And when it does, it delivers a “gift” of potent hormones, which scientists have lately determined offer little obvious benefit to the recipient, but, instead, help promote the retention of the donor’s sperm over that of competing snails.
No mere victim, the punctured mollusk retorts with a flirty fléchette of its own, at which point the dueling Cupids will copulate.
In most cases, though, a male’s nuptial gift is something the female wants or needs.
Martin Edvardsson, an evolutionary biologist at Australian National University, studies Callosobruchus maculatus, a small, spotted beetle that is a major pest on beans and stored grains.
Given their chosen meal plan, the beetles have little access to water, and the females get very thirsty while making eggs. What does a girl have to do to get a drink around here? Mate with a male.
As it turns out, a male sequesters most of the liquid he encounters as a larva inside a bean and adds it to his ejaculate.
Should a parched female solicit him, he’ll mount and pump in the stored water along with his sperm packet, for seven or eight minutes at a time. The emission is a veritable cataract.
Gifts can be costly to make or acquire.
The salivary mass that a male scorpionfly secretes to lure in a peckish female is packed with so much protein and nutrients that a less-robust suitor may forgo the effort and resort to offering a female a dead insect, instead. Unlike a spitball, the insect corpse has the benefit of being reclaimable, at least in part, after mating is through.
Among Pisaura mirabilis garden spiders, males risk their lives to give gifts.
The first thing they do as adults is look for suitable prey, which they kill and wrap carefully in silk.
They then march through the forest looking for females, their bulky gifts held high in their mouthparts.
Reporting recently in the journal Animal Behaviour, Pavol Prokop of Trnava University in Slovakia and Michael Maxwell of National University in La Jolla, Calif., showed that gift-carrying cut down on a spider’s running speed by 60 percent, potentially putting the poor male along with his precious bundle at heightened risk of being eaten.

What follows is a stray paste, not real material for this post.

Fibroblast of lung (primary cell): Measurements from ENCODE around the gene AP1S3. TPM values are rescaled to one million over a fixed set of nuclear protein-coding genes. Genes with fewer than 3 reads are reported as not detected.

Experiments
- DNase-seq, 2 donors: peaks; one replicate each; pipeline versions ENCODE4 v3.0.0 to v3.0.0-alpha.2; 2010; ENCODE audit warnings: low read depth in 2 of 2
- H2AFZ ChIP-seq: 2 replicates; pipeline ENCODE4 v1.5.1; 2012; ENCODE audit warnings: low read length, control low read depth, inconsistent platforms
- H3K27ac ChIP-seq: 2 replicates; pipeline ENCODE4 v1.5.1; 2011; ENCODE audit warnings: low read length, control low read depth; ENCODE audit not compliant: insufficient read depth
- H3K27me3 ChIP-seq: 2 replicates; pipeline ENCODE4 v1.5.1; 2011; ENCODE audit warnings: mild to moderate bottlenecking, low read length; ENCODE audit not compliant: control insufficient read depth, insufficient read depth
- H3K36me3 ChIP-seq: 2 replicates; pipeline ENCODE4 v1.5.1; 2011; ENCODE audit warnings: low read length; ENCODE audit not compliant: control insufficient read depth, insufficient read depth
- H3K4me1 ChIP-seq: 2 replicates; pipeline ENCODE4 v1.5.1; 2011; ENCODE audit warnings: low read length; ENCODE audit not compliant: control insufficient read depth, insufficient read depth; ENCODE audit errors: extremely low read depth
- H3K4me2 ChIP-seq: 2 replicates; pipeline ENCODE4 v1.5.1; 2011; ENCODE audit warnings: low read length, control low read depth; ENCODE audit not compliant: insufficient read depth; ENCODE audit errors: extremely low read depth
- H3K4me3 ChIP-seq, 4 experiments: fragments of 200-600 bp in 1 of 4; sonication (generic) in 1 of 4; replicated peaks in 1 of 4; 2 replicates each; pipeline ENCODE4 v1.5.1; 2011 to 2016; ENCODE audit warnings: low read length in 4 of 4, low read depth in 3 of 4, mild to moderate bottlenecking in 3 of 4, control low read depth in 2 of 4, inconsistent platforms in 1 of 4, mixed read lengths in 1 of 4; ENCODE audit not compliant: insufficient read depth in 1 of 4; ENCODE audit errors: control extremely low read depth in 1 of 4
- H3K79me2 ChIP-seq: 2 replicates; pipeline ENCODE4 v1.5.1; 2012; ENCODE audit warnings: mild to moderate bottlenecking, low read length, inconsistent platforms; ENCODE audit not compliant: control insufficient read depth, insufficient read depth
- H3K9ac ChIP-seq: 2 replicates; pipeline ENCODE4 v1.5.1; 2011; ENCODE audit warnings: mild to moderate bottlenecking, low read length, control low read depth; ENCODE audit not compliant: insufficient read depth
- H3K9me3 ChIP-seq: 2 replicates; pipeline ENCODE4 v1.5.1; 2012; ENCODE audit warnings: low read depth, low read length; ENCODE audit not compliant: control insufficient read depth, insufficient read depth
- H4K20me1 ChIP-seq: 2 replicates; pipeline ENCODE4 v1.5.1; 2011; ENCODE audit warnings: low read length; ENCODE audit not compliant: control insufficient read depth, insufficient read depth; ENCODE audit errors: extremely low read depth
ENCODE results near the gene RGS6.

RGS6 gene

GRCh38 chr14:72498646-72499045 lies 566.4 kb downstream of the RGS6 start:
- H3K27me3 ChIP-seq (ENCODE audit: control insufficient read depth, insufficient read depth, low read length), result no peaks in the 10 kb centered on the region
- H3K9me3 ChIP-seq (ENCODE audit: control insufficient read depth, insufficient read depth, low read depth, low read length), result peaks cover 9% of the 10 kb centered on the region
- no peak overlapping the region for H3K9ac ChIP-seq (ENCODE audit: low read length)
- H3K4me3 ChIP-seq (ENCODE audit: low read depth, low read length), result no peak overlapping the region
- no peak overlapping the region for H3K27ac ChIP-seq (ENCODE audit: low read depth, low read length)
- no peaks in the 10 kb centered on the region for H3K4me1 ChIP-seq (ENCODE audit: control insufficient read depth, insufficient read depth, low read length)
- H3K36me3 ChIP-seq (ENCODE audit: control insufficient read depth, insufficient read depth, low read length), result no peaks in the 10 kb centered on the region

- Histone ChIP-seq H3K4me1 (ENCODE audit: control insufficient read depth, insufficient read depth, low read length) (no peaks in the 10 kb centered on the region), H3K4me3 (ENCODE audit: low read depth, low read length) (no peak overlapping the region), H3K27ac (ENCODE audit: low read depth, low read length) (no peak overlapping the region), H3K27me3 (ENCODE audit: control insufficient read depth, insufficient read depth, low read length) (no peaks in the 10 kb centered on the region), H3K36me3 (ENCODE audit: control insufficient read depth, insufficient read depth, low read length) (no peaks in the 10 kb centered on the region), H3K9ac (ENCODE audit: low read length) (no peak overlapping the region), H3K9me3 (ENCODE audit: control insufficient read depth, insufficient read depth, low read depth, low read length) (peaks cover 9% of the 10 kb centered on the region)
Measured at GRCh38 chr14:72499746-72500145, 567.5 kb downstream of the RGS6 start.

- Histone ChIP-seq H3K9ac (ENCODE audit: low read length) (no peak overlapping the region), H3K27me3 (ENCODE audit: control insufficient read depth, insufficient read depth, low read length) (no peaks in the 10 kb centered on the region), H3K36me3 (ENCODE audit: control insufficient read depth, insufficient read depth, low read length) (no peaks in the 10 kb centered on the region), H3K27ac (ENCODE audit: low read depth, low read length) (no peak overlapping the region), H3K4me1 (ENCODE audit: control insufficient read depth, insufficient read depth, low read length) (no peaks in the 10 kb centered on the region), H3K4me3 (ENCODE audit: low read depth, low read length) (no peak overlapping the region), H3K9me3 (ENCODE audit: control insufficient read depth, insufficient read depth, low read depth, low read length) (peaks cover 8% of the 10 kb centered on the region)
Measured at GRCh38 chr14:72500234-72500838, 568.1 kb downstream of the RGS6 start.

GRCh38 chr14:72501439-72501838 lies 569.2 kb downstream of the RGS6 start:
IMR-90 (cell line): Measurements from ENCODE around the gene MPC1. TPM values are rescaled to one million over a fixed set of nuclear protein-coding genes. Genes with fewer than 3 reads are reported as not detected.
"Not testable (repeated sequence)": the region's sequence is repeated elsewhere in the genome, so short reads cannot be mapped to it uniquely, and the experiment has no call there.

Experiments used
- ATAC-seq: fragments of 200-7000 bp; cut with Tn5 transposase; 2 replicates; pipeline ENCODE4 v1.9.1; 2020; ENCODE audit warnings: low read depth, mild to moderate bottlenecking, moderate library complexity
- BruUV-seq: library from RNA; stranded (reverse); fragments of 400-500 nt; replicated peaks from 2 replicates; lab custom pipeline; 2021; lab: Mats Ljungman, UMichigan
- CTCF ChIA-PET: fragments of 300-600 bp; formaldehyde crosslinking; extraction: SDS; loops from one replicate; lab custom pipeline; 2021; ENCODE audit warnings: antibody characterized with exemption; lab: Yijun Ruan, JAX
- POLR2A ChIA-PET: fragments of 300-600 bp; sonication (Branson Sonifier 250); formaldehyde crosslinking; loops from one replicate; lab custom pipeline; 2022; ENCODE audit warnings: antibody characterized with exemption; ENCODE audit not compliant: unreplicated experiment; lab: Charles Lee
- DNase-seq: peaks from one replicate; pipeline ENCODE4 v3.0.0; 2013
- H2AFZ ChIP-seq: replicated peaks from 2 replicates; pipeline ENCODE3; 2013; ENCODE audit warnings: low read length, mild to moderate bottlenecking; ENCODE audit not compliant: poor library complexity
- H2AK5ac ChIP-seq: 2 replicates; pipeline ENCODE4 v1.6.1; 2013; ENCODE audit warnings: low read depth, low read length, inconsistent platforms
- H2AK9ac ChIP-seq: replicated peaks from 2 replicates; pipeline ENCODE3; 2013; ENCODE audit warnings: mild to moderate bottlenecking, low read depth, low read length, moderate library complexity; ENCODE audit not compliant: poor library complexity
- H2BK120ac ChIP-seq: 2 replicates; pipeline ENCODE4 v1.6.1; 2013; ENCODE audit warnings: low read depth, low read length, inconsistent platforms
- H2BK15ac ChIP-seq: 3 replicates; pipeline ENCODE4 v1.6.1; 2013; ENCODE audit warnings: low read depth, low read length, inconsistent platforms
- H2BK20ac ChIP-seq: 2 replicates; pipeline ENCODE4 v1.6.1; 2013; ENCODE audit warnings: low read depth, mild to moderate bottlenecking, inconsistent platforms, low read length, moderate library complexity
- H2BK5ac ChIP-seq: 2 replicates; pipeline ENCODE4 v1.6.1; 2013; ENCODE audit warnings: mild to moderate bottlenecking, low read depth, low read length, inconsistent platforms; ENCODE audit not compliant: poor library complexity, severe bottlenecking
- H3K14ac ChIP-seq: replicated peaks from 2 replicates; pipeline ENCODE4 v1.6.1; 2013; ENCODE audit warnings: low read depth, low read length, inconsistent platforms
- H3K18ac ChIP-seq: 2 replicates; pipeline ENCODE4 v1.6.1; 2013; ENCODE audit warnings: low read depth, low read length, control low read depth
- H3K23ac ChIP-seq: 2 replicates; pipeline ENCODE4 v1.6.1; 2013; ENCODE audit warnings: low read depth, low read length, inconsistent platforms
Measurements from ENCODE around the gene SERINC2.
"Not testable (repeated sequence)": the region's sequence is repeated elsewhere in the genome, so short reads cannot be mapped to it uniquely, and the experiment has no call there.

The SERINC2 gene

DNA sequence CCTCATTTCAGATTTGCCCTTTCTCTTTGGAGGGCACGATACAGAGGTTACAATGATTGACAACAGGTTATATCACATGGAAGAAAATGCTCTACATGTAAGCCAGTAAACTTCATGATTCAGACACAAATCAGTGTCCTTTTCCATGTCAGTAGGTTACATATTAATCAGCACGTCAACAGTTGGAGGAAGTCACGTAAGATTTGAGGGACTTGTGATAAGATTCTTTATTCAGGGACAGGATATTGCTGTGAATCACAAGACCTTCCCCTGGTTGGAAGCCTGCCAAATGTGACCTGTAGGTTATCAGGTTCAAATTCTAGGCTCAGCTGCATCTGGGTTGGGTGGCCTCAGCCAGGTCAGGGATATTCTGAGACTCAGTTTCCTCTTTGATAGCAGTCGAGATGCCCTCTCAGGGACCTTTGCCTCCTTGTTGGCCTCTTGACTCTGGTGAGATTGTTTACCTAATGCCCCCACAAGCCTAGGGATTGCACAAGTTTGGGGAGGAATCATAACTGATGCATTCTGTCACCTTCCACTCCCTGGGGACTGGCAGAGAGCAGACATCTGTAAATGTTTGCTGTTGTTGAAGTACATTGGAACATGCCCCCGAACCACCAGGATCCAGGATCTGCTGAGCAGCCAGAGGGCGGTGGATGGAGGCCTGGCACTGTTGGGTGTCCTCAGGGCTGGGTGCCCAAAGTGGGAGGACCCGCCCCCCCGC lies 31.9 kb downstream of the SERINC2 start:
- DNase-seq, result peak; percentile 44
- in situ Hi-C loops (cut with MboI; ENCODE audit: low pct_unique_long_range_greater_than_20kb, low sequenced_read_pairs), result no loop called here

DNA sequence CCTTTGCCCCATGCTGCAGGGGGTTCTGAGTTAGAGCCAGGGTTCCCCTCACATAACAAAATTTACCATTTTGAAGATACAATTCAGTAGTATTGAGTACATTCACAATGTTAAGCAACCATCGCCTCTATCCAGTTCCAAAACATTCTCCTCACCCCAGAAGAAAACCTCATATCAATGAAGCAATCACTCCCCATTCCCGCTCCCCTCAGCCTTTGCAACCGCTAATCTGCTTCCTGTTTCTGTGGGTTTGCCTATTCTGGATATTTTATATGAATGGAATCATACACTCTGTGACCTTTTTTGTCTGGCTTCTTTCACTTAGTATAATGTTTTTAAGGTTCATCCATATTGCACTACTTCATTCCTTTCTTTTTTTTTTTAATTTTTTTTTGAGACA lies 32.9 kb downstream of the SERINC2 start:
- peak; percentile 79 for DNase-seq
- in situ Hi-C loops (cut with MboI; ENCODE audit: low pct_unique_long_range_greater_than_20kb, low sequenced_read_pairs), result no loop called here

On occasion, females are the ones playing Santa Claus. In the semiaquatic Zeus beetle, the female is about twice the size of the male. Not only does she allow a male to piggyback on top of her for weeks at a time, she also has a depression on her back seemingly designed to accommodate him while he feeds on rich wax that she secretes for his convenience.
The reason for her generosity remains puzzling, but scientists suspect it evolved to prevent more onerous problems, like constant male harassment or chronic theft of her food stores.
As they reported this year in the journal PLoS One, Jingzhi Tan and Brian Hare of Duke University and their colleagues showed that bonobos, those chimpanzee kin much celebrated for their peaceable ways and their nondomineering males, may be alone among apes, if not among animals generally, in preferring to share food with strangers over friends and family.
When wild-born bonobos were placed in a room and supplied with such treats as slices of apples and bananas and given the choice of opening a gate to admit either a familiar or an unknown bonobo, the provisioned bonobo would lift the latch of the stranger’s enclosure and then push food in the unfamiliar ape’s direction as though saying, “Eat, eat!”
“The first time we watched this on a video, it was so shocking, like seeing an alien on Mars,” Hare said.
The researchers propose that bonobos use food gifts to expand their social network, which, in turn, could enhance their own odds of survival and reproductive success.
“If I’ve got an established relationship with somebody, me sharing food won’t change that relationship at all,” Hare said.
“But if it’s somebody I haven’t met before, why not get the new relationship off to a good start?”